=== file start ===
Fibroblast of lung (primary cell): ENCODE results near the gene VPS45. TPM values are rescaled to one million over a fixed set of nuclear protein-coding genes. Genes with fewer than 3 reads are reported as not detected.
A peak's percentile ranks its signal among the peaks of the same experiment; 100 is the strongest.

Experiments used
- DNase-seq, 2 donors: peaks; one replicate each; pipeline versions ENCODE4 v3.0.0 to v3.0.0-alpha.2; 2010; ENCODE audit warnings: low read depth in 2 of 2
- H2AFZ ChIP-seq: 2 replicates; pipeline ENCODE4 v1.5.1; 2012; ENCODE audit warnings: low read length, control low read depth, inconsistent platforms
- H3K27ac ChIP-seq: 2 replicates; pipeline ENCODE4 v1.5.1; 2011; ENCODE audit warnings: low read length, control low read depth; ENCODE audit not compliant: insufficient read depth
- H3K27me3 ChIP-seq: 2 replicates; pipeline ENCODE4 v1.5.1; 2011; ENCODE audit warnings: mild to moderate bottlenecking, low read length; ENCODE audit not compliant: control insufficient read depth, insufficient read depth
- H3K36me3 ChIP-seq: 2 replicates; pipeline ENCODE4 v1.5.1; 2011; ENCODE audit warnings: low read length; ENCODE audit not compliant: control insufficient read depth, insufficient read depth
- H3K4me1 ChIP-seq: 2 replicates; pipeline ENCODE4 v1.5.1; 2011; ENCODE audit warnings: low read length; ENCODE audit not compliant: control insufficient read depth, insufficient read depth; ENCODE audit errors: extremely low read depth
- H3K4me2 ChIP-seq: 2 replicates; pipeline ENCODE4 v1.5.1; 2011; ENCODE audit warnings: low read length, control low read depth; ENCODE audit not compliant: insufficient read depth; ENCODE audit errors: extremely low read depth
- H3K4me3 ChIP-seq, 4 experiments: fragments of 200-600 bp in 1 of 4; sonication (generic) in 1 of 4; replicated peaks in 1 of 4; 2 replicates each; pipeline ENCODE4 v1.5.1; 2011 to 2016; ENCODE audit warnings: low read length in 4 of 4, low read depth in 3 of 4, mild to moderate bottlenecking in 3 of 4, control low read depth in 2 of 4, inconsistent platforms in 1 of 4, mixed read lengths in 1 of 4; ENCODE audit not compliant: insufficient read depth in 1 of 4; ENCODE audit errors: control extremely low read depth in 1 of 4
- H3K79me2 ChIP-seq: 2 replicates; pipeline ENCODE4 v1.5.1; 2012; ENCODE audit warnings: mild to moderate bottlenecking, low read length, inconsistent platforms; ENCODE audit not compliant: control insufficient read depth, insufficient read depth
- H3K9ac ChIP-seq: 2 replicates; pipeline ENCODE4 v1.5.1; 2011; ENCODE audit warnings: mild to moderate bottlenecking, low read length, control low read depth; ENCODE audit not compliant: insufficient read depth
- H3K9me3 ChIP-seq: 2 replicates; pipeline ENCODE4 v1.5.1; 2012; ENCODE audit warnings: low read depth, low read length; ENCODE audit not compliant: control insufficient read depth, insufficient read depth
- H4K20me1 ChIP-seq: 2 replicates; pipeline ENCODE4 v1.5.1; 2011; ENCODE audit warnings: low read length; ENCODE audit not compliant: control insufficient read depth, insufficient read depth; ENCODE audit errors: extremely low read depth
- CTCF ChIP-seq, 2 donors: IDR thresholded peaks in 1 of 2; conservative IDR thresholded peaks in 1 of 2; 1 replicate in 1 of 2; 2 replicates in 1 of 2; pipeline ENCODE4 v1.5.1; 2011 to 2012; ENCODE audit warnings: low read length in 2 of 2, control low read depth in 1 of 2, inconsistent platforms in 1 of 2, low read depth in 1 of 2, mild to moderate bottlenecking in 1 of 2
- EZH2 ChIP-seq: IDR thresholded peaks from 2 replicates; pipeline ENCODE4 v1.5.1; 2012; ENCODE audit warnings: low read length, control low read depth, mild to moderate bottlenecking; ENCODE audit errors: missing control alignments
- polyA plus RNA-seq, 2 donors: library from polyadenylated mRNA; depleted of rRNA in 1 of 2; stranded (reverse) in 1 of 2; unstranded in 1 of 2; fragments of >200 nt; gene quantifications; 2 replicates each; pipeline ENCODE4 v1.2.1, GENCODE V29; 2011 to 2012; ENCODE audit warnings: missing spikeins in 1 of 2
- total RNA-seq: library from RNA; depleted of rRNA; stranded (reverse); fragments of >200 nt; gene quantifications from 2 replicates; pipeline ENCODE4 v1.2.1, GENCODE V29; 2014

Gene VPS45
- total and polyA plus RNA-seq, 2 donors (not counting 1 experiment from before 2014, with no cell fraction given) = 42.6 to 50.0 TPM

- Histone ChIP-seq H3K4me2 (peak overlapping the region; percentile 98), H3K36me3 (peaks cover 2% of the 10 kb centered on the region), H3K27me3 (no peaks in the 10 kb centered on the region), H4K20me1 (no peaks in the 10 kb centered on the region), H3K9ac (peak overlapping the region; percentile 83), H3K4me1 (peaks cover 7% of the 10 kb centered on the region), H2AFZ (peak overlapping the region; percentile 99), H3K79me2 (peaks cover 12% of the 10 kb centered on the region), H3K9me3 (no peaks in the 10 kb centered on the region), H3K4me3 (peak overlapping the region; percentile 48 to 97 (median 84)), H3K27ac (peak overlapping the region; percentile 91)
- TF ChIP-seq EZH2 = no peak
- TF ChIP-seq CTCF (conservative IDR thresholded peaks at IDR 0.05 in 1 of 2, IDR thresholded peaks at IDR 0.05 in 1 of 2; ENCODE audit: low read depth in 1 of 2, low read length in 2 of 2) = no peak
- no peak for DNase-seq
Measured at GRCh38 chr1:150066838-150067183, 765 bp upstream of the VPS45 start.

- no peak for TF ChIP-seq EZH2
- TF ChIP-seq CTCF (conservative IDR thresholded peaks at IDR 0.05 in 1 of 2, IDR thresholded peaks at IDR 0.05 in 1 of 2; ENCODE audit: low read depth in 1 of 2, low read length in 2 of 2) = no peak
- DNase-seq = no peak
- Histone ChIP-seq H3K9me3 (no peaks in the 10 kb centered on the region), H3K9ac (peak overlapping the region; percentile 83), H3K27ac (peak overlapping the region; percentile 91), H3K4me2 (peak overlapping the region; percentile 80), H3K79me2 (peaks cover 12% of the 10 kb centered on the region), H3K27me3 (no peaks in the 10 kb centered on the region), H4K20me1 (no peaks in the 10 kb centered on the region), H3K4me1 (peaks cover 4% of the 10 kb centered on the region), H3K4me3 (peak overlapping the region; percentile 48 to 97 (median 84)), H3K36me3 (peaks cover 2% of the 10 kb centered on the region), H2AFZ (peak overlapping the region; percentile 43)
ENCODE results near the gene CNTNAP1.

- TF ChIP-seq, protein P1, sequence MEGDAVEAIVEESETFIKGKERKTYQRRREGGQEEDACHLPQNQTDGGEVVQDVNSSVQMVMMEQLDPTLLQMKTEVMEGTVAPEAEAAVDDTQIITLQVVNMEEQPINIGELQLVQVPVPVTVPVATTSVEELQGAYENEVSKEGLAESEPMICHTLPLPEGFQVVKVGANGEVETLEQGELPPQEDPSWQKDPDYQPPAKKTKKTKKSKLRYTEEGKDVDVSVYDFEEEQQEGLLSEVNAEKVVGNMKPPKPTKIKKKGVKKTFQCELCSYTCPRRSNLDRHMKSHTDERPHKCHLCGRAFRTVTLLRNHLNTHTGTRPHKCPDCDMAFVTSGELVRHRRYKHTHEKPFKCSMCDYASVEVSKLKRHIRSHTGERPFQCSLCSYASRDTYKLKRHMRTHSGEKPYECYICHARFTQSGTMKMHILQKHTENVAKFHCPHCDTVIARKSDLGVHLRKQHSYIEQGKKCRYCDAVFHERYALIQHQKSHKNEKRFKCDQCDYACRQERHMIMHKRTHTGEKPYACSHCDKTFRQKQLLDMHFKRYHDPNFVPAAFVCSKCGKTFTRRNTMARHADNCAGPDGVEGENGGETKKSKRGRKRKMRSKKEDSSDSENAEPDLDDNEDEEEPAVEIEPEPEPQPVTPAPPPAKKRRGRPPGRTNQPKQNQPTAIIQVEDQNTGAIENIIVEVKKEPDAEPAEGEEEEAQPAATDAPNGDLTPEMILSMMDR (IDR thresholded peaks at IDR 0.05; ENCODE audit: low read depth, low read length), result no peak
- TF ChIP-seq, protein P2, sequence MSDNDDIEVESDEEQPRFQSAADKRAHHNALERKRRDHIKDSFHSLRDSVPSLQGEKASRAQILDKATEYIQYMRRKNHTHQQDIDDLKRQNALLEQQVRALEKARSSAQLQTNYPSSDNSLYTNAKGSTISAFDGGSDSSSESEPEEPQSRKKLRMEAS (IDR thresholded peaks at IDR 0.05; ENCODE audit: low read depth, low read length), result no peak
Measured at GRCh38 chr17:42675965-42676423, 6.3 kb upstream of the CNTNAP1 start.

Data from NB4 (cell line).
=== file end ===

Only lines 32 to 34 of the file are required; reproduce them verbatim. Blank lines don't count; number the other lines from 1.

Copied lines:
- TF ChIP-seq, protein P1, sequence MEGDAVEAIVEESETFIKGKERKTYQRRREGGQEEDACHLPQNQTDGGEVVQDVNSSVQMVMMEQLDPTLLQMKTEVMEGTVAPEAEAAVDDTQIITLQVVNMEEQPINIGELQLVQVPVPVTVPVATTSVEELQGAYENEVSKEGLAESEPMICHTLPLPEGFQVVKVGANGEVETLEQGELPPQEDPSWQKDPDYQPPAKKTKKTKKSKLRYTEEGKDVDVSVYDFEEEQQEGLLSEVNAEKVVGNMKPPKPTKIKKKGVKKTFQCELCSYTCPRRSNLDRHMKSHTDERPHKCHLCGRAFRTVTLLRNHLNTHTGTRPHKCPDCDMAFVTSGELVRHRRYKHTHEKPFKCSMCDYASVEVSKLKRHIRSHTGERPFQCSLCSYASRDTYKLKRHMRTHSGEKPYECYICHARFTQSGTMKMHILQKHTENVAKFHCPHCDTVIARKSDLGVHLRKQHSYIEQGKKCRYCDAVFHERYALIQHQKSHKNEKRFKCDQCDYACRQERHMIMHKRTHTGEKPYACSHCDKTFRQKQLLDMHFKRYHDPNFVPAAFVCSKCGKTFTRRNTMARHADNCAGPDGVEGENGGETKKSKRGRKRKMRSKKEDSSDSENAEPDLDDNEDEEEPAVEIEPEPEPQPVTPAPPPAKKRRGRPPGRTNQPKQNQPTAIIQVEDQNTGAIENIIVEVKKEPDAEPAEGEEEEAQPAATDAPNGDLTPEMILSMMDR (IDR thresholded peaks at IDR 0.05; ENCODE audit: low read depth, low read length), result no peak
- TF ChIP-seq, protein P2, sequence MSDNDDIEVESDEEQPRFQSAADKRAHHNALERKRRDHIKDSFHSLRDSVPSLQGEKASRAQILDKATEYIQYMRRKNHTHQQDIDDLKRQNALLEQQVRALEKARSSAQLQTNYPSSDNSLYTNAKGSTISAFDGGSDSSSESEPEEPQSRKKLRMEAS (IDR thresholded peaks at IDR 0.05; ENCODE audit: low read depth, low read length), result no peak
Measured at GRCh38 chr17:42675965-42676423, 6.3 kb upstream of the CNTNAP1 start.